If you have a seated dinner in mind for your reception, consider these tips from Elizabeth Gonzalez, owner of After Yes.
1. Assign Tables
“Do I really need a seating chart?” is a question many brides ask. The answer is: ‘Yes!’ When guests first enter your reception they are looking for direction: “Where do I put my gift, sign in, get a drink, or put my bag?” Minimizing questions makes the transition from ceremony to reception smoother and creates a relaxed environment for your guests.
2. Get Organized
Starting with a well-organized guest list will ease the process. Have separate columns for last name, first name, table number, etc., so the list can be sorted different ways. As your planners, we like to have copies sorted both by table number and last name for quick reference. This comes in handy for last-minute changes. When displaying escort cards, be sure to arrange them alphabetically by last name and allow plenty of space for each one to be easily seen.
3. Wedding Party First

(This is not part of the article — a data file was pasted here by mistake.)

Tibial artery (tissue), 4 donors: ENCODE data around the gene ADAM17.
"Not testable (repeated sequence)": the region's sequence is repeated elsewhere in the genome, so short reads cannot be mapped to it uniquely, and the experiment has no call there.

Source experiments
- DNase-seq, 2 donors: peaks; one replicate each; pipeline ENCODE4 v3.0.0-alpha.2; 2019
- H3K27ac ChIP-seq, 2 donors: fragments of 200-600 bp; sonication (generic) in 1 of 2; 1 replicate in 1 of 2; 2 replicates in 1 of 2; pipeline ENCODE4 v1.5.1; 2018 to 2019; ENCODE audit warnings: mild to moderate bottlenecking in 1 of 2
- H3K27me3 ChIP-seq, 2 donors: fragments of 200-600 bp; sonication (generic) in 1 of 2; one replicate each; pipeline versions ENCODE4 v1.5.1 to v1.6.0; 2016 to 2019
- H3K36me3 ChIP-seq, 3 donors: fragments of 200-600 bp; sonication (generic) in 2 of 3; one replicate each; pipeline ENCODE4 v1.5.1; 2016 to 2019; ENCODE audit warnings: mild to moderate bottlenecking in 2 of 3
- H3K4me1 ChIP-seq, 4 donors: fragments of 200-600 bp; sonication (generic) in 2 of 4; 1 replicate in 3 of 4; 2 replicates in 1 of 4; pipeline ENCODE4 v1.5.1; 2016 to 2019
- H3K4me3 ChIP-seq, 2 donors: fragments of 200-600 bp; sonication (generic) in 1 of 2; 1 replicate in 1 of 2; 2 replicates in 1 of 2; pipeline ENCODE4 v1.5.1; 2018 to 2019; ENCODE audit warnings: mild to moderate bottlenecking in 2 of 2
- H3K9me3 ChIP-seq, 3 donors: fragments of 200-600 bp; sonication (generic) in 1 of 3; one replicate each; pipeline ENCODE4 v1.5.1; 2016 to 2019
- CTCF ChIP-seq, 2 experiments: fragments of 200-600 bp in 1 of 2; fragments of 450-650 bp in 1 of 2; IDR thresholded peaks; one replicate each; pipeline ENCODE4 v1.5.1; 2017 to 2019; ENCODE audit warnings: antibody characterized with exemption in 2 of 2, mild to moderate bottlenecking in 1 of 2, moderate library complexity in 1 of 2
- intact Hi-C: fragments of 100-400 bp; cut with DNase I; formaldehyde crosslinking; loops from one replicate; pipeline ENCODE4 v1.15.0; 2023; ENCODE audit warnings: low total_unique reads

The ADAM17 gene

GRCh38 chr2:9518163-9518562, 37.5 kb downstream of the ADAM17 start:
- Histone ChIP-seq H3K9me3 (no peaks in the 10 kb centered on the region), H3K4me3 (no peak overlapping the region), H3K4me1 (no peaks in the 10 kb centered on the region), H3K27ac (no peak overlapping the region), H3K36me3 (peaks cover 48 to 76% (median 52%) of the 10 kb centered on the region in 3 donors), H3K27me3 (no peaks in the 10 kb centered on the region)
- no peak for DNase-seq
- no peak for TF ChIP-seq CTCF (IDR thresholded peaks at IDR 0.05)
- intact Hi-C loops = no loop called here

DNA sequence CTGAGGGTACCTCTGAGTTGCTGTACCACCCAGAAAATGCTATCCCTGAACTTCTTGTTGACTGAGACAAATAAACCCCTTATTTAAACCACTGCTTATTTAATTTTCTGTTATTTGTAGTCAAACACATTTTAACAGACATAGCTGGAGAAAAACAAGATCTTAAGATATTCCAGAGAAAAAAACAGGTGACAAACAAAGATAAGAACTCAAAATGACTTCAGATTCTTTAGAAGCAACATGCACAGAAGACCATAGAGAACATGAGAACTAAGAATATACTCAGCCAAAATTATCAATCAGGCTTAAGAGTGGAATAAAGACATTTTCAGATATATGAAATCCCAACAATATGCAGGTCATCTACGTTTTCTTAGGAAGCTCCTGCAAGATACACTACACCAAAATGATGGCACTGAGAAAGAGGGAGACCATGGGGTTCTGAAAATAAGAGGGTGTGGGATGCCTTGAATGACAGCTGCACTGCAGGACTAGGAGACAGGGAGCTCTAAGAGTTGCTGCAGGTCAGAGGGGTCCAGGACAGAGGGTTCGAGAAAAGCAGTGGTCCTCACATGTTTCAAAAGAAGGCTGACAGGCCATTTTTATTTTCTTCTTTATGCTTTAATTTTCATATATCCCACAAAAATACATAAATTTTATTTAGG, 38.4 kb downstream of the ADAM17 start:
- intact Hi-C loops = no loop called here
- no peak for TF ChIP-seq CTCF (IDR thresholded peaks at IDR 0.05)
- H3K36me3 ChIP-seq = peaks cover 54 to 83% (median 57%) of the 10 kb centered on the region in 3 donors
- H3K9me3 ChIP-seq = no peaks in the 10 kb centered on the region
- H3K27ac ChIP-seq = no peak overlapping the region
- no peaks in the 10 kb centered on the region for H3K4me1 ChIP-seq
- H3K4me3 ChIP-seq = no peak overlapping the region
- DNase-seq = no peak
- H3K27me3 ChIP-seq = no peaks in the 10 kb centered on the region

Assigning tables for hundreds of your closest friends and family isn’t easy. Start with your wedding party. We typically see a long head table consisting of the wedding party and their dates, surrounded by a few family tables and then remaining guest tables fill the space from there.
4. Allow for Wiggle Room
The general rule for no-shows and extras is plus or minus 10 percent. A 60-inch round table seats eight to 10 guests comfortably, depending on the type of chair and use of charger or not. A six-foot rectangle table seats six. Each table does not have to have the same number to begin with. You’ll set up based on the “final” list and be prepared for changes. Be sure there is a 5 percent overage for all rentals needed to set the table.
5. Be Flexible
There will always be last-minute changes, no-shows, and extras. Coming to terms with this from the beginning will help your stress level. Call it “final” at a week to three days before the wedding and leave any remaining changes to your wedding planner to handle.